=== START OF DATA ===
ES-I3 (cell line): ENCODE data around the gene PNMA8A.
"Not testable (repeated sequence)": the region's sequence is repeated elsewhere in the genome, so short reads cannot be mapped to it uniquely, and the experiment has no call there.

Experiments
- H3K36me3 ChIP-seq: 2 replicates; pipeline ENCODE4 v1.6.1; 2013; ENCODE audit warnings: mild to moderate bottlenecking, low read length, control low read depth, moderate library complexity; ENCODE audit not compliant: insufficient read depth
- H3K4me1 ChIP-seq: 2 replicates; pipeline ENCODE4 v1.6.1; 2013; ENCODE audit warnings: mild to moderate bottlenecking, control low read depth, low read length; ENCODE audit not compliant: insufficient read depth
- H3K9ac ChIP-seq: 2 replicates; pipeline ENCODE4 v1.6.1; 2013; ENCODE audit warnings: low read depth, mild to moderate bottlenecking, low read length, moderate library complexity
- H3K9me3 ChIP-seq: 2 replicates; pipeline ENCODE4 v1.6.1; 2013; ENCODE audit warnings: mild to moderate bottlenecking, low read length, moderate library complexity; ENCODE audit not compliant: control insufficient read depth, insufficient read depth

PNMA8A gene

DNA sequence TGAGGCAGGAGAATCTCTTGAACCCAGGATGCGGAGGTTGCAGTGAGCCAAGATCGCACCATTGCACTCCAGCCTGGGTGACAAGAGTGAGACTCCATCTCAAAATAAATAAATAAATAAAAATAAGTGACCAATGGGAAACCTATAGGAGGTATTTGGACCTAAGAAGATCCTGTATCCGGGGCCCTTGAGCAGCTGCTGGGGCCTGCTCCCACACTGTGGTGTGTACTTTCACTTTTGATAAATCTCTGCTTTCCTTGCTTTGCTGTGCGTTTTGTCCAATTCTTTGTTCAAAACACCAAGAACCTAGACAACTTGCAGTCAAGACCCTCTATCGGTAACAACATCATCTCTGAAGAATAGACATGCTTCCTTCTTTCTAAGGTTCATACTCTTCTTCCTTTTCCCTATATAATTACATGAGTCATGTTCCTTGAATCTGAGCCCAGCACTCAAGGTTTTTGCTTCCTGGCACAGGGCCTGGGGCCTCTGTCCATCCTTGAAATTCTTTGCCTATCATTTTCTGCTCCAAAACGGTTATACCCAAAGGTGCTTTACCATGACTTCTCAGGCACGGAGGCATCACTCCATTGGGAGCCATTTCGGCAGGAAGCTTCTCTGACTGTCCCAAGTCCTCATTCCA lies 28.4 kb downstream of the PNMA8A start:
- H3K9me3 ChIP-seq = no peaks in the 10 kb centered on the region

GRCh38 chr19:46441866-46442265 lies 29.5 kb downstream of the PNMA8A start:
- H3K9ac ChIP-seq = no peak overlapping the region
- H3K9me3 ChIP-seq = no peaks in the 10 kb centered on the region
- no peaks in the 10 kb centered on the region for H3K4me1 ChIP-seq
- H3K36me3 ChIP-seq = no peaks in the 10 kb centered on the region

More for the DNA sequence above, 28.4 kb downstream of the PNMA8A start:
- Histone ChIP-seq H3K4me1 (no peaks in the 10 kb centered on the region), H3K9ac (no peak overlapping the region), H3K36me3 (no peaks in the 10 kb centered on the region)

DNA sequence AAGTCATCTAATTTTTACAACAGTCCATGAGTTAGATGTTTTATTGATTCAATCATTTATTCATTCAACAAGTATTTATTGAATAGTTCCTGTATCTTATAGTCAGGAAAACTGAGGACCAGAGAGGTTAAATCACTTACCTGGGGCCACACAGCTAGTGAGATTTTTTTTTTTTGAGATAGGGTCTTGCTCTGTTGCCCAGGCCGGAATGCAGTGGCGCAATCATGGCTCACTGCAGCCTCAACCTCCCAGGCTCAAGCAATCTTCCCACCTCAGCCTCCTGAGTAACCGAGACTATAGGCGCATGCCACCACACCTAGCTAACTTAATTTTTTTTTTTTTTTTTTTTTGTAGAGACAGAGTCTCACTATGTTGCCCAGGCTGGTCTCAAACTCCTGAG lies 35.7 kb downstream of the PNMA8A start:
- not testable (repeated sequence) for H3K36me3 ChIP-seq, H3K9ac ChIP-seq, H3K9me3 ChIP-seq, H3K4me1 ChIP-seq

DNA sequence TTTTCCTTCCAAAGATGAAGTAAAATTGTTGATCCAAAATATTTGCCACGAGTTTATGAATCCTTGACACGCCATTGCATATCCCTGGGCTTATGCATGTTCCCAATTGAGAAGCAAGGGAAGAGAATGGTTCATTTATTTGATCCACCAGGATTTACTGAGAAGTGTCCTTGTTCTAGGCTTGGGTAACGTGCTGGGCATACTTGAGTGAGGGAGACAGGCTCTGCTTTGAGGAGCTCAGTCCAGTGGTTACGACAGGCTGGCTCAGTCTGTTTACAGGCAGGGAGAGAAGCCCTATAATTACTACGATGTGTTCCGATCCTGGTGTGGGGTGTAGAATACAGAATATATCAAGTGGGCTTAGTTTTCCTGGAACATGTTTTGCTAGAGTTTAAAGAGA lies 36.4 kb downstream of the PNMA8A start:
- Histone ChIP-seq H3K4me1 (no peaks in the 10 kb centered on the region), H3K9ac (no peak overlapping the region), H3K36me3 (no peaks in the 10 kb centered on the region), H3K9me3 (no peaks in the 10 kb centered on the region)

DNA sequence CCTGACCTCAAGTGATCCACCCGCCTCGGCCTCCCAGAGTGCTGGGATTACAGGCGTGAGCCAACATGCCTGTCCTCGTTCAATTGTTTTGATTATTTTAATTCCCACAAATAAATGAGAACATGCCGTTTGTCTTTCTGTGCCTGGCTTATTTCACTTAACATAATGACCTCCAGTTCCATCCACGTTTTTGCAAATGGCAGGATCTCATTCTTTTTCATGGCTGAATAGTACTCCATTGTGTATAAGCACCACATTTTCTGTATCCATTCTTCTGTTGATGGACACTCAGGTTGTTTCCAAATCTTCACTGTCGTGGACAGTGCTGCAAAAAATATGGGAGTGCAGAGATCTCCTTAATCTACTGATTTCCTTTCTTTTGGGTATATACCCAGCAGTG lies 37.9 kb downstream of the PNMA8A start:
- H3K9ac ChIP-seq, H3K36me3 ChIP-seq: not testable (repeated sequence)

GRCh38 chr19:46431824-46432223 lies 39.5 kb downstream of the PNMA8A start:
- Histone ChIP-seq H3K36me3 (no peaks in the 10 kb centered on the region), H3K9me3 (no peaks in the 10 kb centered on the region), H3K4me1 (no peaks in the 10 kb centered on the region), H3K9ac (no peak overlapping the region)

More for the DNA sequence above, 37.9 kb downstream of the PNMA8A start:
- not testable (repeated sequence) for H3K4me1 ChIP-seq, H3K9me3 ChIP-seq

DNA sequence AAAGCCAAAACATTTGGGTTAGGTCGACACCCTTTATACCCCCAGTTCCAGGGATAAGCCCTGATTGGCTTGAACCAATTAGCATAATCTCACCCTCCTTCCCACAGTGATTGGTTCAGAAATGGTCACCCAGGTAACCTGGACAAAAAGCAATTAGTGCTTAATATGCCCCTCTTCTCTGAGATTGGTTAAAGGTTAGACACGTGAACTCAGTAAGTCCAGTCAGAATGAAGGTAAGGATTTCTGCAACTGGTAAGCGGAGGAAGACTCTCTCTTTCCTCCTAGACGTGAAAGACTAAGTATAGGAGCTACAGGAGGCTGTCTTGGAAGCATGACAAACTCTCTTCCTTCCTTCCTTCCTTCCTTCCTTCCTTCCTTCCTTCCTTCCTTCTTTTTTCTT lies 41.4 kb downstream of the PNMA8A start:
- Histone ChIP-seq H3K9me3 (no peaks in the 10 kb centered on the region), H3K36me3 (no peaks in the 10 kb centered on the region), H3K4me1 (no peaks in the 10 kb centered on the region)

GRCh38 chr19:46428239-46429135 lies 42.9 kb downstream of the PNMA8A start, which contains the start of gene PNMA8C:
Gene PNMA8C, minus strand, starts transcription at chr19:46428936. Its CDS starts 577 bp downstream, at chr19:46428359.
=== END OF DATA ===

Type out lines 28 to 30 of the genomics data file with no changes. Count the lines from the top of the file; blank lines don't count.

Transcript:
DNA sequence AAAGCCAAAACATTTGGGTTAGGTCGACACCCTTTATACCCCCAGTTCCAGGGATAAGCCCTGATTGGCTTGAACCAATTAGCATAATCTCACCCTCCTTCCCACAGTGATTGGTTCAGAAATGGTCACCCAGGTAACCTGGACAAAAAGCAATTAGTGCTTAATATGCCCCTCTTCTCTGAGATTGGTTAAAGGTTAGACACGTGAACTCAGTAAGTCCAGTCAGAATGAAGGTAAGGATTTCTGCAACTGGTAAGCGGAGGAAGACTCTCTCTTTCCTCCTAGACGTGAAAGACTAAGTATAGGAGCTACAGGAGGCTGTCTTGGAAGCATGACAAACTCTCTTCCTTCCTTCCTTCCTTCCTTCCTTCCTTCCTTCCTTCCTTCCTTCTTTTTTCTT lies 41.4 kb downstream of the PNMA8A start:
- Histone ChIP-seq H3K9me3 (no peaks in the 10 kb centered on the region), H3K36me3 (no peaks in the 10 kb centered on the region), H3K4me1 (no peaks in the 10 kb centered on the region)

GRCh38 chr19:46428239-46429135 lies 42.9 kb downstream of the PNMA8A start, which contains the start of gene PNMA8C: